Government urges traditional healers to help tackle HIV/AIDS

BURKINA FASO: Government urges traditional healers to help tackle HIV/AIDS

OUAGADOUGOU, 25 Feb 2004 (PLUSNEWS) - The government of Burkina Faso has urged traditional healers in West Africa to collaborate with scientific researchers in the fight against HIV/AIDS by using herbal treatments to address AIDS-related illnesses such as tuberculosis and diarrhoea.

Jean Gabriel Wango, the secretary general of the Ministry of Health, made the appeal at the opening of a week-long international exhibition of traditional medicines in the capital Ouagadougou on Monday.

"There is no doubt that traditional herbs can be used to cure some infectious disease related to HIV/AIDS, but we need a scientific validation of these herbs properties before using them in a larger scale," he said.

The fourth International Traditional Medicine Show (SIRENA) in Ouagadougou has brought togther traditional healers from Burkina Faso, Ghana, Mali, Togo, Benin, France and China under the theme "Traditional medicine, a possible way to combat HIV/AIDS".

"Traditional healers have always been rather suspicious of modern practitioners. The former always think the latter will steal their knowledge," Wango noted.

The show is being held under the auspices of the World Health Organization (WHO), the UN Development Programme (UNDP) and the non-governmental organisation Traditional Medicine Promotion (PROMETRA).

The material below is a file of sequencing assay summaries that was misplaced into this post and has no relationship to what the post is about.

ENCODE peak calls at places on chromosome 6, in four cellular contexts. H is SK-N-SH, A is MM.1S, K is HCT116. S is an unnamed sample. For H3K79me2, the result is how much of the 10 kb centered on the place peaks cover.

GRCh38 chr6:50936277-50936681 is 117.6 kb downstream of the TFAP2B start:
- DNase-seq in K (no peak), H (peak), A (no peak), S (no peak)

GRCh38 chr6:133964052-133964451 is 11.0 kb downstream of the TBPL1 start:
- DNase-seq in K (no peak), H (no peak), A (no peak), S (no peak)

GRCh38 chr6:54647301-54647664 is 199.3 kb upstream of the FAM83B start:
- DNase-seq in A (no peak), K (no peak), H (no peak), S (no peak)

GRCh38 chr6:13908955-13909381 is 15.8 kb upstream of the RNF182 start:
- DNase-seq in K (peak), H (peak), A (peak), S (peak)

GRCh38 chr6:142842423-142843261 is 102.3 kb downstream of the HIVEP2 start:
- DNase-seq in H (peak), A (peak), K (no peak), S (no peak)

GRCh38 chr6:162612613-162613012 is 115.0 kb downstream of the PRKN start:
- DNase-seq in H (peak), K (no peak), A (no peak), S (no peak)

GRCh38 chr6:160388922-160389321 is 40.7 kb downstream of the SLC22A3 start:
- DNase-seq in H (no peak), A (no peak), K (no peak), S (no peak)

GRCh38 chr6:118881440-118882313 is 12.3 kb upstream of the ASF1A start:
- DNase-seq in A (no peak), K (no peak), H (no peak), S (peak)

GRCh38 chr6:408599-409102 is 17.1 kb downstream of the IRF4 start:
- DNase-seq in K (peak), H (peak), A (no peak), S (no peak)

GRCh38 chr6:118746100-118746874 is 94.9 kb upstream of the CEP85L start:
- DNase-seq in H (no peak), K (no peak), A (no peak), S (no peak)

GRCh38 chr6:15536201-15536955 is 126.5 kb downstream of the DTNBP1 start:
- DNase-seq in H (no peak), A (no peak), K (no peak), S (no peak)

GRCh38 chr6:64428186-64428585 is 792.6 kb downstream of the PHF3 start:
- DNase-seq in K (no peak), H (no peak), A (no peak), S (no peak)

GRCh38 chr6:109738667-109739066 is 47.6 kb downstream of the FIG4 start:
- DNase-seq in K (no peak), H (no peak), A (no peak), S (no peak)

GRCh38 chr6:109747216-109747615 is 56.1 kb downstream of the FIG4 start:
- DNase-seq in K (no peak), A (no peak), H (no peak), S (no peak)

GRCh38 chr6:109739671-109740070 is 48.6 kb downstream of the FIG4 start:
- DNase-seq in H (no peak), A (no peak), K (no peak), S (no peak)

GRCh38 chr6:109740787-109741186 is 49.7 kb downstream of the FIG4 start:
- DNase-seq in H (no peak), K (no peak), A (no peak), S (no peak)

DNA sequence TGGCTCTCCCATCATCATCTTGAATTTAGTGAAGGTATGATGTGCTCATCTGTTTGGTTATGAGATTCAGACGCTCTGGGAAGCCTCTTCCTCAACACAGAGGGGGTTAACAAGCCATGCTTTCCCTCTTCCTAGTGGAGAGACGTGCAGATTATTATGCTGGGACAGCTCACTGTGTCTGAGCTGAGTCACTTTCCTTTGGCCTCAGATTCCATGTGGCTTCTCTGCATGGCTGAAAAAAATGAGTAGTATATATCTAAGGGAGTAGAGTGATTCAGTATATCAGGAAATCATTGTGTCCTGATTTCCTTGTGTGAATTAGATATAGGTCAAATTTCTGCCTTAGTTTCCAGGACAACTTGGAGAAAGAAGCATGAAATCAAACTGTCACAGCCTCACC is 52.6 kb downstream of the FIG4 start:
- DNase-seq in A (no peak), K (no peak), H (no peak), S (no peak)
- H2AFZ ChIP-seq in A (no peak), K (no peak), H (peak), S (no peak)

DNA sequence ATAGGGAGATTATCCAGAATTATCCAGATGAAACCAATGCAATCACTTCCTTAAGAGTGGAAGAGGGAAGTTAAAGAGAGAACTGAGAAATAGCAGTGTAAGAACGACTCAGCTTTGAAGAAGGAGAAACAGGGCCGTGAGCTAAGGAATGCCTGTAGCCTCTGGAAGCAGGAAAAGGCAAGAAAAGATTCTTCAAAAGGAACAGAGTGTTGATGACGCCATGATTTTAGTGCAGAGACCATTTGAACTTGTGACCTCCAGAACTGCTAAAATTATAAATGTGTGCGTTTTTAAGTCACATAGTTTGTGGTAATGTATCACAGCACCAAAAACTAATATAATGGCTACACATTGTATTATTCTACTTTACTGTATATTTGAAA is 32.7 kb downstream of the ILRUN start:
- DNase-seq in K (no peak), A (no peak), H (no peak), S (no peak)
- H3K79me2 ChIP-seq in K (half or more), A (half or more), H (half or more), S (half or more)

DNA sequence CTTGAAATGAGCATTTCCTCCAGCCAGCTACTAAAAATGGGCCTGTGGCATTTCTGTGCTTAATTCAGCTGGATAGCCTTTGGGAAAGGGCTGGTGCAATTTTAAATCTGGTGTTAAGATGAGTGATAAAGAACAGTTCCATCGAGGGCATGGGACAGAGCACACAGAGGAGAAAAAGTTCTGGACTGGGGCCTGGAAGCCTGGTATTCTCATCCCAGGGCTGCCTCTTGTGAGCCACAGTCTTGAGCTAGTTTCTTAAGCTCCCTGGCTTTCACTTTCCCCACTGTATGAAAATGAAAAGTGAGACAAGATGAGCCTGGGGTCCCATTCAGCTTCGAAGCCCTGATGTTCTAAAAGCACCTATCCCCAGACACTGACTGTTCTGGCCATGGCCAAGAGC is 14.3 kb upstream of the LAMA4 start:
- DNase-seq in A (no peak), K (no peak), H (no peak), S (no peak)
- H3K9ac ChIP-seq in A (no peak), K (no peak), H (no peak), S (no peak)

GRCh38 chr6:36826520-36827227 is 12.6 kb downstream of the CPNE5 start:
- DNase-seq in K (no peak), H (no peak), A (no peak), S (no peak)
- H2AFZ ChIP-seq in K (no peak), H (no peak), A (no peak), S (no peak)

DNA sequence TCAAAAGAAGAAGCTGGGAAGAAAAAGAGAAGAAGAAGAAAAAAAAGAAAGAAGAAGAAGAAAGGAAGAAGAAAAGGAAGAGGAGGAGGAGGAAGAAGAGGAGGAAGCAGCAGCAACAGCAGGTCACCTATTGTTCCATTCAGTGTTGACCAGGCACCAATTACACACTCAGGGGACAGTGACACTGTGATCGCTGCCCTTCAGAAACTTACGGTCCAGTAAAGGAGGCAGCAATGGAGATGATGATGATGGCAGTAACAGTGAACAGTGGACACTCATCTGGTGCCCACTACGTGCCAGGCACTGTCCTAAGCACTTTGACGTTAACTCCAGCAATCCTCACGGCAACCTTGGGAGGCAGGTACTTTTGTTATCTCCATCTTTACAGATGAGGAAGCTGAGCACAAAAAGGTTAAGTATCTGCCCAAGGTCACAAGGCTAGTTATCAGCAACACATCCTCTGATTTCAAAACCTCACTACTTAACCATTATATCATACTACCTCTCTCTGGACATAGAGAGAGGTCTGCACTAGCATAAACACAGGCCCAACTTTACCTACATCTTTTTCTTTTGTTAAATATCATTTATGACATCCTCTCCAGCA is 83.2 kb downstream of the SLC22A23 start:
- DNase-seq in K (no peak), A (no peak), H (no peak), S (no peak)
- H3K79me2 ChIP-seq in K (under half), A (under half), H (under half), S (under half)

A lot of attention has been given to traditional healers in the fight against AIDS in Burkina Faso since the International Conference on HIV/AIDS and Sexually transmitted Diseases (ICASA) was held in Ouagadougou in December 2001.

At that forum, traditional healers were invited to share their views with scientific researchers.

According to WHO, 80 percent of Africans regularly consult traditional healers.

Participants at this week's SIRENA meeting said traditional healers could play a key role in helping to gain social acceptance for people living with AIDS in their home community, because the healers themselves are widely respected.

"There has been a lot of progress in the use of traditional herbs, particularly regarding their naming, the indication of side effects and the way they should be taken," said Marc Olivier, the head of Pharma, a French project that is advising some 300 Burkina traditional healers in the development and harvesting of plants for medicine.

"These medicines really are effective and people really believe in the healers. These are issues that make people consult traditional healers before going to hospitals, quite apart from the cost factor," Olivier told PlusNews.

Burkina Faso already hosts a WHO-supported out-patient centre where people living with HIV/AIDS are treated with traditional medicine.


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